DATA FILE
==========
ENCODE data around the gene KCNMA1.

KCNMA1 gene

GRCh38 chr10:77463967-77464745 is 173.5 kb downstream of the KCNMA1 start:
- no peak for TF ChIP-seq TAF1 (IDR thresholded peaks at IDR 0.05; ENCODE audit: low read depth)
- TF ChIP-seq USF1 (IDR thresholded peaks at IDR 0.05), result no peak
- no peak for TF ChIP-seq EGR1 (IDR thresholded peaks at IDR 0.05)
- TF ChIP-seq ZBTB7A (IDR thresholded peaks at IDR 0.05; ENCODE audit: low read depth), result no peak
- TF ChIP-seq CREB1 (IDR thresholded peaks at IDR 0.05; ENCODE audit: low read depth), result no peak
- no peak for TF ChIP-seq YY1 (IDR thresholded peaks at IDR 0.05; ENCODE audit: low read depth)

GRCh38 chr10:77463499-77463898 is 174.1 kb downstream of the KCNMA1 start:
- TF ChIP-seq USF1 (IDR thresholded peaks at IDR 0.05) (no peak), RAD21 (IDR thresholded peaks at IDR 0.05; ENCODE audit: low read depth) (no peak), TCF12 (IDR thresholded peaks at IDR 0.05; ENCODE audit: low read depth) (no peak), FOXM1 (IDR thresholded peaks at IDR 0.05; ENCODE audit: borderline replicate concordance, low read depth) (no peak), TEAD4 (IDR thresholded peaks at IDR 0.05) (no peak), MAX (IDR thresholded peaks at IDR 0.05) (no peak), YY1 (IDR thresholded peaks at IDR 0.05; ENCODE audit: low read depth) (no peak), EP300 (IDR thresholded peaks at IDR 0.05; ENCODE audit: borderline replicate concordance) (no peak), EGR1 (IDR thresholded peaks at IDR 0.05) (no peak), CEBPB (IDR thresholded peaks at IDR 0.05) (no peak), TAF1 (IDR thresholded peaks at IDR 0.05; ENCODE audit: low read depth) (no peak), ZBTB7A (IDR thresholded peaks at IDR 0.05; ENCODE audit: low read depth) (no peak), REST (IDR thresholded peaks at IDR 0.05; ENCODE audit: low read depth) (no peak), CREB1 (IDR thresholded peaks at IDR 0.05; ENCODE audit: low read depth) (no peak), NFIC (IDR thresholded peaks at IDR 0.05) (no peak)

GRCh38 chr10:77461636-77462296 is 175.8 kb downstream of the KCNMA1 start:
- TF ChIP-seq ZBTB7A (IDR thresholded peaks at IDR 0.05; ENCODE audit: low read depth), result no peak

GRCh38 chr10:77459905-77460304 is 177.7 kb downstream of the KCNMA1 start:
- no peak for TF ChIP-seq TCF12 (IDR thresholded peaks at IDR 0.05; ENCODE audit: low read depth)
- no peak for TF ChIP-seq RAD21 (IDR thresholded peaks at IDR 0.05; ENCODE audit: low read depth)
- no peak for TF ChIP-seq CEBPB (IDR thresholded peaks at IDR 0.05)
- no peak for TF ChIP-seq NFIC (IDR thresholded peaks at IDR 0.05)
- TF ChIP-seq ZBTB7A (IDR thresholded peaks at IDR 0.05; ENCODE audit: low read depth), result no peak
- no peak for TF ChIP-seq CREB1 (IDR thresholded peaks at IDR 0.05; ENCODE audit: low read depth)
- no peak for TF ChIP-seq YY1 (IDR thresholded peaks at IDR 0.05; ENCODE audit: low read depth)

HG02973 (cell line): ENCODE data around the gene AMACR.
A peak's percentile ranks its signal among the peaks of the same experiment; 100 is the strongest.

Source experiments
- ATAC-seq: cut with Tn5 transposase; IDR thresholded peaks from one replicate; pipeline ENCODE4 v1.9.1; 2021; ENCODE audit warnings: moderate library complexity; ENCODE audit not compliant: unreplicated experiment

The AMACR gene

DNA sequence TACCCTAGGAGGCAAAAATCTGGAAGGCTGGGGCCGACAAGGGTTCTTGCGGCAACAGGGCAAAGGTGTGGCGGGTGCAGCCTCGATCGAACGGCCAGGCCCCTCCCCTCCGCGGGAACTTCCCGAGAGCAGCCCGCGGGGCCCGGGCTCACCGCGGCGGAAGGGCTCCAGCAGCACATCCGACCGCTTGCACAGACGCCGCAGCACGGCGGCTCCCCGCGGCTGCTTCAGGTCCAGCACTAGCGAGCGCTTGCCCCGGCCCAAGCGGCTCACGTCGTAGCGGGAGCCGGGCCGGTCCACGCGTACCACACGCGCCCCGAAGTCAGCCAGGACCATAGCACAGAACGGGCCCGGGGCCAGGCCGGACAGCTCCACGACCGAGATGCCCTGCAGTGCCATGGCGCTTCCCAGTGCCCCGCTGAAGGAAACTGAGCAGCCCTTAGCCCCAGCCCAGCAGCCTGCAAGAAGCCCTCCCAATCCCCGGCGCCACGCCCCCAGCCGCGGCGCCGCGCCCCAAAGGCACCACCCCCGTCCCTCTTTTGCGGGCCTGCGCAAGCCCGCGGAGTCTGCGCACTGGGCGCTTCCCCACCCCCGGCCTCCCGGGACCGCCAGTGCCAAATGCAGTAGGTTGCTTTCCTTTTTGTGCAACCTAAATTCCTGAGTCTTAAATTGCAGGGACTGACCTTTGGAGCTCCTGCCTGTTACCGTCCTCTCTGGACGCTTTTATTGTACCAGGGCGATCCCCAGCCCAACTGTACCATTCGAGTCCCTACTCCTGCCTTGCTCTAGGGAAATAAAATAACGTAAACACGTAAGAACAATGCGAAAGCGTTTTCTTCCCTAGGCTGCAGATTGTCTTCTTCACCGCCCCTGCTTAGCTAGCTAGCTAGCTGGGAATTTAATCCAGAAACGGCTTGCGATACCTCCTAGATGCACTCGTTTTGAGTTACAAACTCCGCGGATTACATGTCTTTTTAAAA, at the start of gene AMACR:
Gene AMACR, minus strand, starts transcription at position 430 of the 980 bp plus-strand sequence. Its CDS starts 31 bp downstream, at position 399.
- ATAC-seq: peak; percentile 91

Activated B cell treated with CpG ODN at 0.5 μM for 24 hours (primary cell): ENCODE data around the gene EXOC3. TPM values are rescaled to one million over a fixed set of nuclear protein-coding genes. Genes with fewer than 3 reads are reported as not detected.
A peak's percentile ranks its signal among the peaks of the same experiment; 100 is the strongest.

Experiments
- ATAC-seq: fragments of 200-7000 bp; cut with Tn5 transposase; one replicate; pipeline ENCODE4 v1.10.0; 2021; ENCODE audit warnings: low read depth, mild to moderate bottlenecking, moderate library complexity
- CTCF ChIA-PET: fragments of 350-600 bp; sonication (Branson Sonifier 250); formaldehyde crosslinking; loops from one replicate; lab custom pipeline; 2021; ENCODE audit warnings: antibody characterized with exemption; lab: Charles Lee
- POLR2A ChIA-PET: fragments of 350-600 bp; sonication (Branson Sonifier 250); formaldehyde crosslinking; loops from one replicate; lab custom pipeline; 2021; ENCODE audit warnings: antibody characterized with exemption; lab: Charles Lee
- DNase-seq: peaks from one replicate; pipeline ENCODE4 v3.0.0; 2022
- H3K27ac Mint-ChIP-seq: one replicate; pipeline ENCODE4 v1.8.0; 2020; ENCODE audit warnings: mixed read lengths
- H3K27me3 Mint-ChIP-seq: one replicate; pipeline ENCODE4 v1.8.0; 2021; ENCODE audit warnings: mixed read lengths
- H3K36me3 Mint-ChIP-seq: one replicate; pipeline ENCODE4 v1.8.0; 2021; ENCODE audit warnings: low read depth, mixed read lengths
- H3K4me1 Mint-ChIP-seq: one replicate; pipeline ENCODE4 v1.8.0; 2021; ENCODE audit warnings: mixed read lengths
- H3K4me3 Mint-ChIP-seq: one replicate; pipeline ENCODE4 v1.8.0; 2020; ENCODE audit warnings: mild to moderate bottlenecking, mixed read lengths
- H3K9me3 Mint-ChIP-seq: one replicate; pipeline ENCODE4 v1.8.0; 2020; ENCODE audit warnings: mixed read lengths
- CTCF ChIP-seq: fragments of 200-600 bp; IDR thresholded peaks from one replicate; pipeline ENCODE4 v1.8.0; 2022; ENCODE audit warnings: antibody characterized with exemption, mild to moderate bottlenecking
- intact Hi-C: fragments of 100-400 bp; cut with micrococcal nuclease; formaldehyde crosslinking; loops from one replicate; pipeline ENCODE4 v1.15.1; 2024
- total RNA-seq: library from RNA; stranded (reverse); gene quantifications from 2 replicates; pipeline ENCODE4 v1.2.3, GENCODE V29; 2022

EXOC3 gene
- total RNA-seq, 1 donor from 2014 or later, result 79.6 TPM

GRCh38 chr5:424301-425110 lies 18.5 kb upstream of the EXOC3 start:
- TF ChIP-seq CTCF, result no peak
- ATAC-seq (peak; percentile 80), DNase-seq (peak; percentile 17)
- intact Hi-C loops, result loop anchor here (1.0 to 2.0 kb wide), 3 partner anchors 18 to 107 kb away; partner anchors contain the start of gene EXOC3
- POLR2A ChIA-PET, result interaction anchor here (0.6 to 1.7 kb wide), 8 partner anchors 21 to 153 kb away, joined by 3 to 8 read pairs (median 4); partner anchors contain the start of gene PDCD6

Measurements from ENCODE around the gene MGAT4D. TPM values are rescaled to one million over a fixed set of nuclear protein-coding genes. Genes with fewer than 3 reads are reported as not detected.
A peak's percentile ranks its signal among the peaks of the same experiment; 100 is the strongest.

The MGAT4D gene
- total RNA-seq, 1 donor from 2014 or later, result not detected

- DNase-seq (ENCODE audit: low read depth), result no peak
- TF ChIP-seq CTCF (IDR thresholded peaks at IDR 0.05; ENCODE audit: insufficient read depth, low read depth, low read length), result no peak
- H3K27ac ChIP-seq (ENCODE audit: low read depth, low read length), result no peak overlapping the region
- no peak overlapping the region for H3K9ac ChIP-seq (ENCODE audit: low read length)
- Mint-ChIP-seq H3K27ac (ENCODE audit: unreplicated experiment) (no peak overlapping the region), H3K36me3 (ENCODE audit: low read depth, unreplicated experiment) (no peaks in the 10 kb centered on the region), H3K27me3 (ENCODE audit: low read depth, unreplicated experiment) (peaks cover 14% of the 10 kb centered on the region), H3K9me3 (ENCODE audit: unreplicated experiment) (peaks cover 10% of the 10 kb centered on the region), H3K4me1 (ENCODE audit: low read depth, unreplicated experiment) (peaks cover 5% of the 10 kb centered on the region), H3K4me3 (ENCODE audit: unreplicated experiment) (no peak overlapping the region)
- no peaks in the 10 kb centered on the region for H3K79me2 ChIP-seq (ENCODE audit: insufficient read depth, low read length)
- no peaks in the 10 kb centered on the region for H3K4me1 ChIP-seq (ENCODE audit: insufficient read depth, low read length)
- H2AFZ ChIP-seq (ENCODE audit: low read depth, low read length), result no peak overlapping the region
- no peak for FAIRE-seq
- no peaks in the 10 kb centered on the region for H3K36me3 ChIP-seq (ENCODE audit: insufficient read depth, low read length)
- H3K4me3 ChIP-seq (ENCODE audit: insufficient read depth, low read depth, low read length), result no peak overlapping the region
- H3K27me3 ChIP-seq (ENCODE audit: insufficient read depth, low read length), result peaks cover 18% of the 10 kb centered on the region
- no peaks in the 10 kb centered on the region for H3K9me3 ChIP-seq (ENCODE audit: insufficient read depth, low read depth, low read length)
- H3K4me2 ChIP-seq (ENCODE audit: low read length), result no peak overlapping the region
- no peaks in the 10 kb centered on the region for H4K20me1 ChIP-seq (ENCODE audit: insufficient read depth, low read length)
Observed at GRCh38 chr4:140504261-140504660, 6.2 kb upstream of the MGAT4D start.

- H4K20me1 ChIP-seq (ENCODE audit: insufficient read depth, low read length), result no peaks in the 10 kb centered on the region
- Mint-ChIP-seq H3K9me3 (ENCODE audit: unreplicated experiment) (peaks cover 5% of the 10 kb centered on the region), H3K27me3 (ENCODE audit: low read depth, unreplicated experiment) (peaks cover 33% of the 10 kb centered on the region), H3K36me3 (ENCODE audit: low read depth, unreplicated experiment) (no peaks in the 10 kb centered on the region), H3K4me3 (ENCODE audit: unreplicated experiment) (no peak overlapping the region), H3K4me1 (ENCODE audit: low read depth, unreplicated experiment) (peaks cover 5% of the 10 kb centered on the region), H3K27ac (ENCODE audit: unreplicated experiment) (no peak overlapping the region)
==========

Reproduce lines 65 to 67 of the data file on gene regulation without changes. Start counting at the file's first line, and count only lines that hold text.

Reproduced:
- no peak for FAIRE-seq
- no peaks in the 10 kb centered on the region for H3K36me3 ChIP-seq (ENCODE audit: insufficient read depth, low read length)
- H3K4me3 ChIP-seq (ENCODE audit: insufficient read depth, low read depth, low read length), result no peak overlapping the region